Goode, Cecile M., et. al. Understanding the Impacts of Soil, Climate & Farming Practices on Soil Organic Carbon Sequestration, Australia, 2016

Muchmuller, Megan B., et. al., Emerging Land Use Practices Rapidly Increase Soil Organic Matter, USA, 2015

Zhang, Limimg, et. al, “Toward Optimal Soil Organic Sequestration With Effects of Agriculture Management Practices & Climate Change in Tai-Lake Paddy Soils of China,” In Geoderma, 2016

Smallwood, Mark, Regenerative Organic Agriculture & Climate Change, Rodale Institute, 2013






It is an interesting fact that some of our most popular vegetables are from the North and South American continents.  These include: beans, corn (maize), squash, sunflowers, amaranth, chili peppers, tomatoes, tomatillos, and quinoa.  All are plants originally found in the wild, brought into cultivation by Native American peoples.  This process, known as domestication, began nearly 8,000 years ago and still continues today.  Each growing season, people selected the most flavorful, productive, largest and best-adapted vegetables to eat and to save seed from.  Many tribal groups all over the Americas are still growing and saving seed each year.  Corn, or maize, as it is properly known, began as a wild grass in central Mexico.  The oldest cobs, from archaeological sites dating to 6,750 years ago were tiny—only about one inch long!  By 1492 six different classes (basic types) of maize had been developed; popcorn, flint, pod corn, flour, dent, and sweet corn, with cob sizes up to 15 inches.  The same activity of selecting the best of the best was undertaken for each of the vegetables listed above.

It can be seen from the list that without exception, all these plants are tropical or subtropical in origin.  People who lived in the north, or at higher elevations as we do, needed varieties that would mature earlier, in time for harvest and storage.   By gradually selecting for early maturity season after season, these crops could be grown in areas with shorter and cooler seasons.  The Mandan and Hidatsa in the Dakotas developed early varieties of beans, corn, squash and sunflowers.  In the American Southwest the Hopi, San Filipe Pueblo group, Taos Pueblo group and others at high elevations developed early strains as well.  Early-maturing types of quinoa, tomatoes, amaranth, maize and chilies were developed in the high mountains of Central America and the Andes Mountains.

In our local area, Western Montana, we are fortunate to be able to grow a number of heirloom vegetables from various tribes living in short season areas.  I grow over 30 different varieties of these vegetables here in Ronan.  Some are quite rare now and we need to preserve them.  An advantage is that growing them here season after season will result in locally-adapted strains.  All of these traditional Native American vegetables are open-pollinated, so seed can be saved from year to year.   Of course, these are not hybrids, nor are they GMO strains.  However, caution must be observed in seed-saving.  Maize is wind-pollinated, so each variety must be isolated from other maize varieties to remain pure and prevent pollination by GMO or other strains of maize.  You need to grow more than 200 plants of maize each year to avoid inbreeding depression, which results in infertility and non-viable or no seed.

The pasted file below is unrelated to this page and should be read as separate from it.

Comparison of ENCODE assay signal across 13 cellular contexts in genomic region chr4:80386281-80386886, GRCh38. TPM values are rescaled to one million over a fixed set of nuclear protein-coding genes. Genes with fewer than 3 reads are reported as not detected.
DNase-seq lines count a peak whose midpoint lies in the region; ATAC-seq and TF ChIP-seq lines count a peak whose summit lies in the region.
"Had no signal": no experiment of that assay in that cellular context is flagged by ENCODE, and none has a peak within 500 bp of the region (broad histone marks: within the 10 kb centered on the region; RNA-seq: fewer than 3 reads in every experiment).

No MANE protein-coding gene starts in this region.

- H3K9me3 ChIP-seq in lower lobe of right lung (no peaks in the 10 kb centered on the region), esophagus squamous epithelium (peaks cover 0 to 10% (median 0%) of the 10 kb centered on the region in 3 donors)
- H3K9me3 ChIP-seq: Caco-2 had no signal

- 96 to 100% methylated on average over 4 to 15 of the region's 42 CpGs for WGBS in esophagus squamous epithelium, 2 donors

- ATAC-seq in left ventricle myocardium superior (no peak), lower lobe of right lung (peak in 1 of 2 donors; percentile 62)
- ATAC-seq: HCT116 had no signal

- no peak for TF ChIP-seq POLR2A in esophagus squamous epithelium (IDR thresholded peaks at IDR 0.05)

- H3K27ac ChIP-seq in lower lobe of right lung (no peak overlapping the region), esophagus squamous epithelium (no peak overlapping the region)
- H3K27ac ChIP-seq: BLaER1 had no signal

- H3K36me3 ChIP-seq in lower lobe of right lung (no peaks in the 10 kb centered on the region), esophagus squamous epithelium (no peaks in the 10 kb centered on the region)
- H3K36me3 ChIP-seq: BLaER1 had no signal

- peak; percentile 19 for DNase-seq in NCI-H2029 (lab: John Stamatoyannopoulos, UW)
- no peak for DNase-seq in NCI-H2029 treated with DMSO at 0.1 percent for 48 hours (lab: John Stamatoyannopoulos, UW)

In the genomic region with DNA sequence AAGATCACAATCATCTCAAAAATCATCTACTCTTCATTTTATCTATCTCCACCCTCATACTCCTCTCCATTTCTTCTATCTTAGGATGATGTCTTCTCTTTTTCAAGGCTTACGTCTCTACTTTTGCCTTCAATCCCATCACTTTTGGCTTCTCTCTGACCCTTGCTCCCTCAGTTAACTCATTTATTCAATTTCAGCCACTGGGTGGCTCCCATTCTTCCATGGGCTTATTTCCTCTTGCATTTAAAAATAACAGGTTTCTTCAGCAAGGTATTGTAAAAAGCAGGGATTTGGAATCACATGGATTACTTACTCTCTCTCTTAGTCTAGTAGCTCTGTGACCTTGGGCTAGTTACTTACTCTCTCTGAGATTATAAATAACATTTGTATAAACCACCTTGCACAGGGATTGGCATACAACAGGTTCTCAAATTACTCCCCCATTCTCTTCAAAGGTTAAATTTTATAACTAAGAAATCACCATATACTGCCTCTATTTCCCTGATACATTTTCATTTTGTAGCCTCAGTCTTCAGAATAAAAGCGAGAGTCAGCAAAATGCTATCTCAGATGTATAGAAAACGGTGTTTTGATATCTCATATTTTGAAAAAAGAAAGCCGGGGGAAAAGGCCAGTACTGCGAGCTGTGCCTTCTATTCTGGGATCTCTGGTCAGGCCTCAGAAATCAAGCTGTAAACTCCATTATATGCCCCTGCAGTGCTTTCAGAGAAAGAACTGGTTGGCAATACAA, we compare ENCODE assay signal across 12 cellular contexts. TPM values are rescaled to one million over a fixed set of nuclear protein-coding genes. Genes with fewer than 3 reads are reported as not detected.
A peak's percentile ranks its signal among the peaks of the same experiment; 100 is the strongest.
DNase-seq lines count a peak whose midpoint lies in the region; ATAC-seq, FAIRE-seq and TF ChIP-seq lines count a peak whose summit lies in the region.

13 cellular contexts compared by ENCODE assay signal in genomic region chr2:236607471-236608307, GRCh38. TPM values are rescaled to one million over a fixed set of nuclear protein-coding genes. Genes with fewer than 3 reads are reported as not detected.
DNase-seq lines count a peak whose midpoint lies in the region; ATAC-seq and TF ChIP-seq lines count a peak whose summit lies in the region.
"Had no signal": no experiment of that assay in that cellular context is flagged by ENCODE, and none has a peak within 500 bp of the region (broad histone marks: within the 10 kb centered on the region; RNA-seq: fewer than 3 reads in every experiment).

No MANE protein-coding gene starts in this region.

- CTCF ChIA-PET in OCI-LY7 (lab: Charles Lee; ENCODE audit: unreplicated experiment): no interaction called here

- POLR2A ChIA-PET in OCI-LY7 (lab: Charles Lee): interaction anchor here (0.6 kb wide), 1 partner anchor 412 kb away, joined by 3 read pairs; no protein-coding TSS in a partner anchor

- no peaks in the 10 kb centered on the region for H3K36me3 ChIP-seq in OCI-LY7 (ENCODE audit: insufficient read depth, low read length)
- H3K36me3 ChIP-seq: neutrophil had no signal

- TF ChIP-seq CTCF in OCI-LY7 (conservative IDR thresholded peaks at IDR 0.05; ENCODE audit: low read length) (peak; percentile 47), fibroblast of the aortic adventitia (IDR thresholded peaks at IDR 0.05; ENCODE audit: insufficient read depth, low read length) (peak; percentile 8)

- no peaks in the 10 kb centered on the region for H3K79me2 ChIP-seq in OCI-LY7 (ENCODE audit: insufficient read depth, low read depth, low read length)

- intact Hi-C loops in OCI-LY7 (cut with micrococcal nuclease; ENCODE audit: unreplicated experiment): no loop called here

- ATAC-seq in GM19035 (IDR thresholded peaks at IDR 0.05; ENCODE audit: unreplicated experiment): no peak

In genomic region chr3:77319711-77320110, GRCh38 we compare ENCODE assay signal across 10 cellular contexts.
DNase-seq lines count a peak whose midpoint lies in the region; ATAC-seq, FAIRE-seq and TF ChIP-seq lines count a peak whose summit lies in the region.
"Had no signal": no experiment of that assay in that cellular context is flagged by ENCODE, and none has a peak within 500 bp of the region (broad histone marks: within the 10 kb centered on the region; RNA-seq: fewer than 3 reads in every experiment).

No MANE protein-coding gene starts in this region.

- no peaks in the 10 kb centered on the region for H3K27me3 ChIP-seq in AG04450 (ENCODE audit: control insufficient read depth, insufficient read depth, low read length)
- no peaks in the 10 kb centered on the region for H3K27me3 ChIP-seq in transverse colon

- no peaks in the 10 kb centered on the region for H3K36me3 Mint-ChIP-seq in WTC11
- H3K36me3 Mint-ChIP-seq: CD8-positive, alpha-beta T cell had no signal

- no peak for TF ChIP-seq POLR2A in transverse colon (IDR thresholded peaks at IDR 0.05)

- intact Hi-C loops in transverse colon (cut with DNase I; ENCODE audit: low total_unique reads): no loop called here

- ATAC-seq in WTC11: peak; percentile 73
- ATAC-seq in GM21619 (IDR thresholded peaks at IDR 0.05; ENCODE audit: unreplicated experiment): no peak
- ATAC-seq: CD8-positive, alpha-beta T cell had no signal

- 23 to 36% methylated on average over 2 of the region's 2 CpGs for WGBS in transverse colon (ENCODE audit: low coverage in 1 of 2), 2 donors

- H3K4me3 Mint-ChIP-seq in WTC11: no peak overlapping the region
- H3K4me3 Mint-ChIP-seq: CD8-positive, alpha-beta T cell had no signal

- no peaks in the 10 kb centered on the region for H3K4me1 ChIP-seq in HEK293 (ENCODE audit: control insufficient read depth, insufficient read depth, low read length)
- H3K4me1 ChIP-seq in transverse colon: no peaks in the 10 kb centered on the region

In my garden I have had good luck maturing Hidatsa beans, San Filipe chilies, yellow and white Scallop summer squash, Crookneck winter squash, Navajo and Long Pie pumpkins, and Hopi Dye sunflowers.  Next year I am planning a much larger garden and will test more varieties.

Some of the virtues of heirloom Native American vegetables are that they are adapted to the American climate, store well, are open-pollinated, easy to grow organically and resistant to pests and diseases.  Another important factor to remember is that vegetables are very healthy for the body and much superior to the packaged, additive-laden food so popular today.  A diet rich in vegetables can also reduce the instance of diabetes and other diseases.

We have some pictures below of some Native American vegetables adapted to shorter growing seasons.  The maize is Hopi Blue flour, the squash is an heirloom from the Ute tribe, the beans are Zuni Gold and the sunflower is the rare Hopi Dye sunflower.